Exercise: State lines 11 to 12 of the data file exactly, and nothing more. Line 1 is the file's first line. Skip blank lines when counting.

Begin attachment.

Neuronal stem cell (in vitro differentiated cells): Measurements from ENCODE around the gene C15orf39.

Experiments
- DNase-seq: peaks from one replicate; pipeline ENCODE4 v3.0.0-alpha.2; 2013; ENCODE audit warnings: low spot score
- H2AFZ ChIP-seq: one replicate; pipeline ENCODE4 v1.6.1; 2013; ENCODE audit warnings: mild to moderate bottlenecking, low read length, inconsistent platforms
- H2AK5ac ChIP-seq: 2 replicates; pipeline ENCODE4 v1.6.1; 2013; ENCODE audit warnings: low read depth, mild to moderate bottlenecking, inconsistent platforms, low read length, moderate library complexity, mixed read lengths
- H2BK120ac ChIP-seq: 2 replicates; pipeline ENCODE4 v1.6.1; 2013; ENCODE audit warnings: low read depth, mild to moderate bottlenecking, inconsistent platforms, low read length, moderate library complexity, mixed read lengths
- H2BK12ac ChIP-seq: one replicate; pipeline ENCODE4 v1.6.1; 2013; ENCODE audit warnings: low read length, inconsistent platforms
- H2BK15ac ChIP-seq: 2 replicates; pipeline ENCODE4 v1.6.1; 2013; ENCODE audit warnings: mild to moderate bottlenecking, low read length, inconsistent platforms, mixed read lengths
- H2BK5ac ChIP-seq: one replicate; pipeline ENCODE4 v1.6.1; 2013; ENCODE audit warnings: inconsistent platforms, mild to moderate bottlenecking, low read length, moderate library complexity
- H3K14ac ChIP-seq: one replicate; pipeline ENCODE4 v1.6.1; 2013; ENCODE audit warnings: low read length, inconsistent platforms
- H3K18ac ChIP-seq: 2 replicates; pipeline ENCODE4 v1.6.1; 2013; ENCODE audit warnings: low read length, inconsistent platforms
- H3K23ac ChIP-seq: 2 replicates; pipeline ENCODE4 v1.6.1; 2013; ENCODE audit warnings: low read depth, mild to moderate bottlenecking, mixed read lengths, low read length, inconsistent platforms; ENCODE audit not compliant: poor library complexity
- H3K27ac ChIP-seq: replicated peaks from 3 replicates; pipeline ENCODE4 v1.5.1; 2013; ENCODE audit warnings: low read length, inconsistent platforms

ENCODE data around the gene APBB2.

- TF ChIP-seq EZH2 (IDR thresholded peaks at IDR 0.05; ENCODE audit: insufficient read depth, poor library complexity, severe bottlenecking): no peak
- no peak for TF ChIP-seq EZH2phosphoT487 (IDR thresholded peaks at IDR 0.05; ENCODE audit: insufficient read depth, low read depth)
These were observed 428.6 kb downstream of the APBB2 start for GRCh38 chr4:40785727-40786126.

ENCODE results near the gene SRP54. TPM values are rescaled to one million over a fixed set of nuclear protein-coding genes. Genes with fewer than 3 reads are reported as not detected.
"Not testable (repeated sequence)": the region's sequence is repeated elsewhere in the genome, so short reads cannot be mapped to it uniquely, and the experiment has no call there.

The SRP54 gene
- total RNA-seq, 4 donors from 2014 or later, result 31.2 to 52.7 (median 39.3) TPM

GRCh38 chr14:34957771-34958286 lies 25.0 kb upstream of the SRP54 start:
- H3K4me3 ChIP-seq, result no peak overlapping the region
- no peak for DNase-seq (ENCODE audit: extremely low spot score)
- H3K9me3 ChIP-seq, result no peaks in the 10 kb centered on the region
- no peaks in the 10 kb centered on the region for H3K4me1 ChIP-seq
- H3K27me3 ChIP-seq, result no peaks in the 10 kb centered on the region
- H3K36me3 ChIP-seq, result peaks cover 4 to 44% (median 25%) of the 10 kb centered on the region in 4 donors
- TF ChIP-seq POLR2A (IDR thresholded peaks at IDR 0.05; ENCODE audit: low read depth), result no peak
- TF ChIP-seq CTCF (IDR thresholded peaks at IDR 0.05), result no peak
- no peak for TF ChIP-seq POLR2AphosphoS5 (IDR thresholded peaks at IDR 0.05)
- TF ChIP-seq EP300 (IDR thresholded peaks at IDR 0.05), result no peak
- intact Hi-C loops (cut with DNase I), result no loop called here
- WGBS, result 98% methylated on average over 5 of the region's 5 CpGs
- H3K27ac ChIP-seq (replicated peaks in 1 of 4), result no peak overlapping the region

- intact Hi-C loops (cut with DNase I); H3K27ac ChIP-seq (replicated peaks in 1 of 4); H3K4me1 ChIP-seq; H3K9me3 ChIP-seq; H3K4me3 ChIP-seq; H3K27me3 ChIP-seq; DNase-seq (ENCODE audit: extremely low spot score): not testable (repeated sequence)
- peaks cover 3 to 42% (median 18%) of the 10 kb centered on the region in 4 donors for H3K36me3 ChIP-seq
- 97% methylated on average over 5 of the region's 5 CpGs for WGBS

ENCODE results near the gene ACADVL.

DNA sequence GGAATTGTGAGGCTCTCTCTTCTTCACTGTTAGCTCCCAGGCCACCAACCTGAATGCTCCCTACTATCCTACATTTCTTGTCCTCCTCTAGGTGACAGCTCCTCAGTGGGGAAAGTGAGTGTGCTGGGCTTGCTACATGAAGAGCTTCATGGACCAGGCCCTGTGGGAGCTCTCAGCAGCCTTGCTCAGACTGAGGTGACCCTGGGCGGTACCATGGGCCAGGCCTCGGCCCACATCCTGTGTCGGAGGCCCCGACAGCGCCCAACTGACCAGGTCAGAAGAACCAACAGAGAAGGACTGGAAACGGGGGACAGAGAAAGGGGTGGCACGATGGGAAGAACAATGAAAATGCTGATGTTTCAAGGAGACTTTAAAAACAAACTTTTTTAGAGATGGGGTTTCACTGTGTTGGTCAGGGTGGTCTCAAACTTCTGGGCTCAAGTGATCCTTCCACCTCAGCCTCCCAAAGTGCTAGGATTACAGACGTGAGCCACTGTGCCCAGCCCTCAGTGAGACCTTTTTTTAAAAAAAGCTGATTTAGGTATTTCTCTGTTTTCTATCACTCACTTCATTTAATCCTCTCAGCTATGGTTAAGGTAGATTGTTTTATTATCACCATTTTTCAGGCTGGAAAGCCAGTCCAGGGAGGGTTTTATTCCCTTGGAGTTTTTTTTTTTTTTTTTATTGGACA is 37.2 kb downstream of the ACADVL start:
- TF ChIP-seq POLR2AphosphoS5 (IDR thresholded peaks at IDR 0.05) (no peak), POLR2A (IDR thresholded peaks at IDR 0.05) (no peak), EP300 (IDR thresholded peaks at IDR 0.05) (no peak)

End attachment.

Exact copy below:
- H3K18ac ChIP-seq: 2 replicates; pipeline ENCODE4 v1.6.1; 2013; ENCODE audit warnings: low read length, inconsistent platforms
- H3K23ac ChIP-seq: 2 replicates; pipeline ENCODE4 v1.6.1; 2013; ENCODE audit warnings: low read depth, mild to moderate bottlenecking, mixed read lengths, low read length, inconsistent platforms; ENCODE audit not compliant: poor library complexity